Investigation launched over whether out of date juice caused allergic reaction (From Darlington and Stockton Times)
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Darlington family claim says juice sold by Asda almost a year past its best was responsible for allergic reaction
INVESTIGATIONS have been launched to establish whether juice sold by Asda that was almost a year past its best was responsible for a customer’s allergic reaction.
Lisa Mullen bought the Great Stuff orange and pineapple juice from the store on Whinbush Way, Darlington - but within hours of her 20-year-old daughter Kathryn Lowe drinking it, her lips became swollen and blistered.
Miss Lowe ended up in hospital due to the severity of the reaction and the family is convinced out of date juice was to blame.
Ms Mullen, of Darlington, said she would never have bought it if she had realised it was nine months past its best before date and she is angry at the store for selling it with no indication that it was old stock.
“We've drunk that juice plenty of times before with no problems," she said.
"These cartons were just on a normal shelf, they were full price and there was no reduction sticker or any indication they were out of date.
“I’ve bought reduced stuff before, but it’s clearly marked and usually never more than a day or two old.
“We couldn’t believe it when we checked the cartons afterwards and realised that the best before date on one was October 2012 and the other November 2012.
“Surely it can’t be right to have things on the shelves that are almost a year out of date?”
Ms Mullen said that she felt “fobbed off” by the store manager whom she says offered her £40 but no apology when she complained about the juice.
“It isn’t about money, they just didn’t seem bothered about what had happened at all,” said Ms Mullen, who added that when she returned to the store all the cartons had been removed from the shelves.
She reported the store to environmental health and a spokeswoman for Darlington Borough Council confirmed that an officer had visited the premises.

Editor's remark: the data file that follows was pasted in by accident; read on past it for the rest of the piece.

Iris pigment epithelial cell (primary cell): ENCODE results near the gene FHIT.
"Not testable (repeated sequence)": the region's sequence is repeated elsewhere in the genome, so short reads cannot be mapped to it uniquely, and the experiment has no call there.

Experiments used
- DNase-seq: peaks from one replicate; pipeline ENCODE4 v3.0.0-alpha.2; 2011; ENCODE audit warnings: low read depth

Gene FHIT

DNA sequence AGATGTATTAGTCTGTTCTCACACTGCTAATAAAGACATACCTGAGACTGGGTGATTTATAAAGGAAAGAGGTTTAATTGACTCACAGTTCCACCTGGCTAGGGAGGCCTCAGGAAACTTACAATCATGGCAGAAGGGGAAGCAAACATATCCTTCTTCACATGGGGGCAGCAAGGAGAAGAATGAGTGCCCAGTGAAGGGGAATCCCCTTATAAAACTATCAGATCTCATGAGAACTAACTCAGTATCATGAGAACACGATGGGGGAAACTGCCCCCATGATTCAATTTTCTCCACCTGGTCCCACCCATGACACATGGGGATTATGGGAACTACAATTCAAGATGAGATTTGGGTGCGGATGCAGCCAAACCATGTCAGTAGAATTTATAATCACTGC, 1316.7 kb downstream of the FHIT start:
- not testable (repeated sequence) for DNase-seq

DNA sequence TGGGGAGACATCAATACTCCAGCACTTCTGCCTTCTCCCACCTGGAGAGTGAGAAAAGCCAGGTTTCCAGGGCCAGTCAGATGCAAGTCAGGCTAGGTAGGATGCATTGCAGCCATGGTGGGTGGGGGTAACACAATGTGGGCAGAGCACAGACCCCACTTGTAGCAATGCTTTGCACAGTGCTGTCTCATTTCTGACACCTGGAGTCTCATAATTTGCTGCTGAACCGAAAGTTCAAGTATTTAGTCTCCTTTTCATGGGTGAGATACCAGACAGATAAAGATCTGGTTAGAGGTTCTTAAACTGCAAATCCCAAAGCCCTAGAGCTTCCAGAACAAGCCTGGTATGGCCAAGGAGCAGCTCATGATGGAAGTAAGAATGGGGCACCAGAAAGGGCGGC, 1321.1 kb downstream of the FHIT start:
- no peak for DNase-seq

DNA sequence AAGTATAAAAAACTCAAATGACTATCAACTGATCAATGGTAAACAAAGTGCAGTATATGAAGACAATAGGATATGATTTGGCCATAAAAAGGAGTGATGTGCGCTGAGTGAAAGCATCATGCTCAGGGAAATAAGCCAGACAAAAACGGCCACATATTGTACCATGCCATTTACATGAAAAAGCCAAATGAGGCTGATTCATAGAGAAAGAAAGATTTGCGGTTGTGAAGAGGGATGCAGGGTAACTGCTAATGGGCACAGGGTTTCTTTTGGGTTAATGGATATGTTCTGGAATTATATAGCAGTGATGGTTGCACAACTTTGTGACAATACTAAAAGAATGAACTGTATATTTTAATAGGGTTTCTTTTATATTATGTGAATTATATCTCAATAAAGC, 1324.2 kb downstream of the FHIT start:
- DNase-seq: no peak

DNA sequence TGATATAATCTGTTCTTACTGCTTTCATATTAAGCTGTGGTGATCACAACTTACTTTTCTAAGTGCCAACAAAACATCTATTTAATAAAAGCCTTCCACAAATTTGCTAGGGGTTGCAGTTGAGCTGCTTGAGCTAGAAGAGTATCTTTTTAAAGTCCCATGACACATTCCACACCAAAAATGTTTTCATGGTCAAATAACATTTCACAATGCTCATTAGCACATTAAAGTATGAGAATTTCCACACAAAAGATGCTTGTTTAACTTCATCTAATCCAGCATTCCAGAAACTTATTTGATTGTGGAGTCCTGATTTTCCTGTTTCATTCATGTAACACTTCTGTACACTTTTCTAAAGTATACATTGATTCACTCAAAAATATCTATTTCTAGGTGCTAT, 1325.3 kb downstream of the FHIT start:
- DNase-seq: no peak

The spokeswoman added: “Although the best before date has passed, Asda has not committed any offence under food safety legislation.
“We understand that Asda will be writing to the lady concerned to apologise to her and that they are conducting their own investigations into the incident.
“We will receive a copy of this in due course.
“They have also cleared the shelves of the juice.
“We have received no other complaints on this matter.”
An Asda spokesman said the company could not comment fully until it had carried out its own lab tests on the juice.
He added: “We are certainly investigating the matter and offered an apology at the store.”
- What is the difference between ‘Best Before’ and ‘Use By’ dates?
Best Before: The 'best before' dates are more about quality than safety. When the date runs out it doesn't mean that the food will be harmful, but it might begin to lose its flavour and texture.
Use By: You will see 'use by' dates on food that goes off quickly, such as meat products and ready-prepared salads. Food or drink that has passed its 'use by' date should not be consumed, even if it looks and smells fine, because once it has passed this date there is a chance it could be poisonous.
What the law says: It is an offence to sell food after the ‘use by’ date. Retailers can however sell products after the ‘best before’ date provided the product still complies with the General Food Law Regulation (EC) 178/2002. These prohibit the sale of food which is not of the nature, substance or quality demanded by the purchaser, or to sell food which does not meet food safety requirements.
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